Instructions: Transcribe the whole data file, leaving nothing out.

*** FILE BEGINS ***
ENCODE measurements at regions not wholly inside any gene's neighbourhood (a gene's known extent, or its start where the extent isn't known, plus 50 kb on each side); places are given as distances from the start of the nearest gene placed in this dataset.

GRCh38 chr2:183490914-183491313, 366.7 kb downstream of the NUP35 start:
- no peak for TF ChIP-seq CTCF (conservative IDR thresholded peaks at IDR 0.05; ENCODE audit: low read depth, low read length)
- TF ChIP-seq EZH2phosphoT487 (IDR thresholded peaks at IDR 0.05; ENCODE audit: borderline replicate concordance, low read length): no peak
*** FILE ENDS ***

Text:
ENCODE measurements at regions not wholly inside any gene's neighbourhood (a gene's known extent, or its start where the extent isn't known, plus 50 kb on each side); places are given as distances from the start of the nearest gene placed in this dataset.

GRCh38 chr2:183490914-183491313, 366.7 kb downstream of the NUP35 start:
- no peak for TF ChIP-seq CTCF (conservative IDR thresholded peaks at IDR 0.05; ENCODE audit: low read depth, low read length)
- TF ChIP-seq EZH2phosphoT487 (IDR thresholded peaks at IDR 0.05; ENCODE audit: borderline replicate concordance, low read length): no peak